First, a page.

When Women Were Birds

Photograph: Viola Loretti

By David Price

“Once upon a time, when women were birds,

there was the simple understanding that

to sing at dawn and to sing at dusk

was to heal the world through joy.

The birds still remember

what we have forgotten,

that the world is meant to be


~Terry Tempest Williams

There comes a time when we must allow something timeless to touch us in order to truly change and move beyond our fixed attitudes and limited understanding of the mysteries of life. When it seems like all might end in disaster, it becomes a question of finding the deeper imagination of life, the enduring patterns and essential stories that reunite us to the pulse of nature and the heart of culture.” — Michael Meade

“In exile, we must do as the goddess Innana did, surrendering layer after layer of armour and adornment, until we are bare. We must then undergo a symbolic death of the old life in order to be reborn with greater resilience and a holy assignment to carry forward.

Excerpt from Belonging: Remembering Ourselves Home by Toko-pa Turner (belongingbook.com)

Mass has been canceled here because of the threat of plague but the sonorous bells have been ringing all morning. It’s a comforting sound in its feeling of community and it’s calling to worship the mystery.

The world is a mystery to be celebrated, not used as a tool to make us rich, or even to just survive. It is to be seen in its beauty, recognized as a mystery and consciously celebrated. The mystic vision that goes into art and poetry is needed now. We need to develop a deeper imagination of life. Our imagination of things now is poor. It’s poverty stricken. We are commanded now by circumstances to look again, more deeply, more lovingly, with closer attention.

Slowing down, stopping our senseless rushing about is just the thing the world has lacked. We have long since wandered away from the “pulse of nature and the heart of culture.” Many among us are disoriented by this turn of events. We relied on our constructed habits and customs to give ourselves a sense that our life has meaning and direction. The realization has started to dawn that we’ve been captured by a small vision of things, by an illusion. We have banished mystery, comforting ourselves in made-up certainties.

It’s a bit of a shock to discover how little we understand. Our explanations are suddenly inadequate when faced by death. We ask, looking back over our time in the world — where is the joy? If it’s over for me and mine, what did it all mean?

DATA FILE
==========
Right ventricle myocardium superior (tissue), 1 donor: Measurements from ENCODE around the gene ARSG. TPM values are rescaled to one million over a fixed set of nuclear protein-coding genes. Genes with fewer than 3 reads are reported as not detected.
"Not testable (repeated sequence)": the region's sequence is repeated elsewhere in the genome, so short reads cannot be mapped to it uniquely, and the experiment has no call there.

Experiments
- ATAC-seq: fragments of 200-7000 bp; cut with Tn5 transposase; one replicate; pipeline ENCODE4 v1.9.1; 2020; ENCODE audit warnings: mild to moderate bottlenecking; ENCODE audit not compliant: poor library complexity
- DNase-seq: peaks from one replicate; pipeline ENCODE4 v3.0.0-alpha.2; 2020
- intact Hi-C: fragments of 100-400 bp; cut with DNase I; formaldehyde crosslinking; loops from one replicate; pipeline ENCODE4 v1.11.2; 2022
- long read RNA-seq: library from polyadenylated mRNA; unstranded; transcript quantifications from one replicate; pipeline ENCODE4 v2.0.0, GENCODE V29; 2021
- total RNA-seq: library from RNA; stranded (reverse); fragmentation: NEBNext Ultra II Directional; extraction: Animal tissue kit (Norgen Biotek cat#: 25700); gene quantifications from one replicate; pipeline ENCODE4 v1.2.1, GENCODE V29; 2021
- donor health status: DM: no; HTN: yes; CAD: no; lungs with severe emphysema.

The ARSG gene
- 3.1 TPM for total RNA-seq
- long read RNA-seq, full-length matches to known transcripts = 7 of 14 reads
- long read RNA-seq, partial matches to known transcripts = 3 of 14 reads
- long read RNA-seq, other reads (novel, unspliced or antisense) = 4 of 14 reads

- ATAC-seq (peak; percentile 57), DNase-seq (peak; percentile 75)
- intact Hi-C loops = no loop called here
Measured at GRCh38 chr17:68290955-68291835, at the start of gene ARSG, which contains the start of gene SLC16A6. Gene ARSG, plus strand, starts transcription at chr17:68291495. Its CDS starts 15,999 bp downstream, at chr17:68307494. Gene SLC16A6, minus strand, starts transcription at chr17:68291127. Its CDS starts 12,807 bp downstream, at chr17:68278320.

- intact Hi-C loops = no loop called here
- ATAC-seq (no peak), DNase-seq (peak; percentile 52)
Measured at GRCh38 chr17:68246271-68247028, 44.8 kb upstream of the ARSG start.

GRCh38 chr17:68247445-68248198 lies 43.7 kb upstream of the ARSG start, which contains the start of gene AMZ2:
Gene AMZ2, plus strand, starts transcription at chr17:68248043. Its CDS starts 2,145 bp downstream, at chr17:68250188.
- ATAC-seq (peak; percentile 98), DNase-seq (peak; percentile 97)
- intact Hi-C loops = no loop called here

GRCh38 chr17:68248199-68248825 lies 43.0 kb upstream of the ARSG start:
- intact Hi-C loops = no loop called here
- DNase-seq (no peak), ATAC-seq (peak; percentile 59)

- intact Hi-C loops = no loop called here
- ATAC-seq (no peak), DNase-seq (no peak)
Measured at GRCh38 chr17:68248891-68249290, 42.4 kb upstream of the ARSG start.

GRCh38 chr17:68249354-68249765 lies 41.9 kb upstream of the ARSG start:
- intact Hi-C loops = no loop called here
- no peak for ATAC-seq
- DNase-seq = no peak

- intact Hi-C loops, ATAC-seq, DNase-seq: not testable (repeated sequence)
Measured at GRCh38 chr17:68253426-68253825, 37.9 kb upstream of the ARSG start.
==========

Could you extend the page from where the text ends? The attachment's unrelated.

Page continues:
The mysteries and beauties of this creation are grand, grandiose even, and we have made them small with our constricted optic. Encountering the mystery directly, touching it when it reveals itself, can only happen when we take time out from the too-busy world. A mind crammed with the details of living, with the requirements of ego, with social and familial obligations, is preoccupied. It can’t easily attend to “peripheral” issues like beauty and meaning.

So, I see this time as an opportunity to rearrange our spectacles so we can focus better on the things that matter. We have yet to discover how to live on this planet because we have forgotten what’s important. The culture Americans live in puts their survival on the line every day. Young people entering the fray now are wondering how to do the most basic things, like marry and have children, pay the rent and eat. At the moment, lawmakers are debating what is the minimum they can do for the masses.

Justice, kindness, true helpfulness will have to be rediscovered. Those values must be placed at the heart of our culture for it to thrive. The cruelty in our way of life has to be seen clearly for what it is, otherwise we can’t grow beyond it. Now is the time to stop and look at ourselves. Now is the time to see who we are and why we have created this impasse.

This time is a gift from the gods if we can recognize it and use it.

Source: When Women Were Birds. Photograph: Viola Loretti | by David Price | Medium


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